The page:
... Venus," states the Hebrew Talmud. To the Egyptians, Venus, as Sekhmet, was "a circling star which scatters its flames and fire." The Aztecs called Venus the "heart" of Quetzalcoatl-whose name means "the plumed serpent," and whose feathers are acknowledged to signify "flames of fire." The serpent or dragon is one of the most universal glyphs for the "comet" in the ancient world. Other serpent or dragon figures that Velikovsky identifies with the Venus-comet include the Greek Typhon, Egyptian Set, Babylonian Tiamat, Hindu Vrtra-all of whom, in highly vivid accounts, raged in the sky and brought overwhelming destruction to the world. The Greek ...
Terms matched: 1  -  Score: 32  -  26 Mar 2007  -  URL: /online/pubs/books/ginenthal/sagan/01-tale.htm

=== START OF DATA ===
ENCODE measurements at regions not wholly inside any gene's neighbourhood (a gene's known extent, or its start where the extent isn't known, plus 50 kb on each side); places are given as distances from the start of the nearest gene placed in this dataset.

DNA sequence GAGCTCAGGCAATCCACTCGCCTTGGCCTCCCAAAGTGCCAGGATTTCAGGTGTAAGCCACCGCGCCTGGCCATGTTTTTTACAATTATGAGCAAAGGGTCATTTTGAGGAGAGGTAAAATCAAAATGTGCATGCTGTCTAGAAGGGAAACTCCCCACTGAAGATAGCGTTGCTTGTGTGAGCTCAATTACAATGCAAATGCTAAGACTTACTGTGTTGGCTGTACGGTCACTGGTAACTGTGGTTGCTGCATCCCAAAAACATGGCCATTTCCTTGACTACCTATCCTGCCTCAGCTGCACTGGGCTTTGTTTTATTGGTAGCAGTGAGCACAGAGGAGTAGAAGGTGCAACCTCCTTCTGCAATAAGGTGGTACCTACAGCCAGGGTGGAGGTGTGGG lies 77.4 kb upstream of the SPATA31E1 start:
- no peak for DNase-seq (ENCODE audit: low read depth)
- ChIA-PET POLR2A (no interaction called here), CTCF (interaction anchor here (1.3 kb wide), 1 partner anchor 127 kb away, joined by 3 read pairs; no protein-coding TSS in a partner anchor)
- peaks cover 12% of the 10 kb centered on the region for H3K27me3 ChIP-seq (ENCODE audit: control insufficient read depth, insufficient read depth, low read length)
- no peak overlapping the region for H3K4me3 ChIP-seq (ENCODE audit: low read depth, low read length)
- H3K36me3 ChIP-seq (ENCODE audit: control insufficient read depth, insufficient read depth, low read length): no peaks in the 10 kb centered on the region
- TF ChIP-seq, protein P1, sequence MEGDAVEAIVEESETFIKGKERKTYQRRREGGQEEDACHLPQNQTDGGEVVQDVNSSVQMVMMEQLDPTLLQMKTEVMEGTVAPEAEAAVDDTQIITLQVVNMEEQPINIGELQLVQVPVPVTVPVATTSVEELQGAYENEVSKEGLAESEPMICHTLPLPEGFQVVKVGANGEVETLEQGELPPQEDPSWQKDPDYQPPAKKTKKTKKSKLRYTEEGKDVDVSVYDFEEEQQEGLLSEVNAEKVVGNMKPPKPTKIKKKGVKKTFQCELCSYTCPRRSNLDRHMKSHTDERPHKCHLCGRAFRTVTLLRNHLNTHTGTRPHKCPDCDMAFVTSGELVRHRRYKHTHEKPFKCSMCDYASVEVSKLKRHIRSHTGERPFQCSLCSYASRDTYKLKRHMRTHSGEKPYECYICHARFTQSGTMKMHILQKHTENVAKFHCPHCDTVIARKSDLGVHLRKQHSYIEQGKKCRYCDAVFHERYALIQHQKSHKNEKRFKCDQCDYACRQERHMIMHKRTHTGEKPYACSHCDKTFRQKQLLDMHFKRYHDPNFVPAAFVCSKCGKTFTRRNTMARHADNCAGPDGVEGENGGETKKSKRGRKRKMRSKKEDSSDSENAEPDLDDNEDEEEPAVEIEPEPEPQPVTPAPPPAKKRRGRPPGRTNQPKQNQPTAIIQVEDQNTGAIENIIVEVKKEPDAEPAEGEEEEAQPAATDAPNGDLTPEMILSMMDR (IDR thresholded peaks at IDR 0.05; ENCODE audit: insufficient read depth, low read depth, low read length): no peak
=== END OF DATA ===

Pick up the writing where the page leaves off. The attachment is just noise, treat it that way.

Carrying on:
98. From Myth to a Physical Model [Journals] [Aeon]
... Conversely, there is no documented instance of "primitives" inventing a central episode of myth. The duty of the storyteller is to repeat the story as it was told by his predecessors. In myth, the event itself is filtered through the subjective interpretation or projection of those experiencing it. Event and interpretation are the story. No living dragon ever flew about in the sky. But it is preposterous to assume that the global myth of the dragon was unrelated to anything actually experienced by man. Early man did not- could not- fabricate the events inspiring the interpretation. Honoring the story by repeating it in words reflected the same fundamental impulse as all other forms of imitation ...
Terms matched: 1  -  Score: 32  -  30 Jul 2008  -  URL: /online/pubs/journals/aeon/vol0303/005myth.htm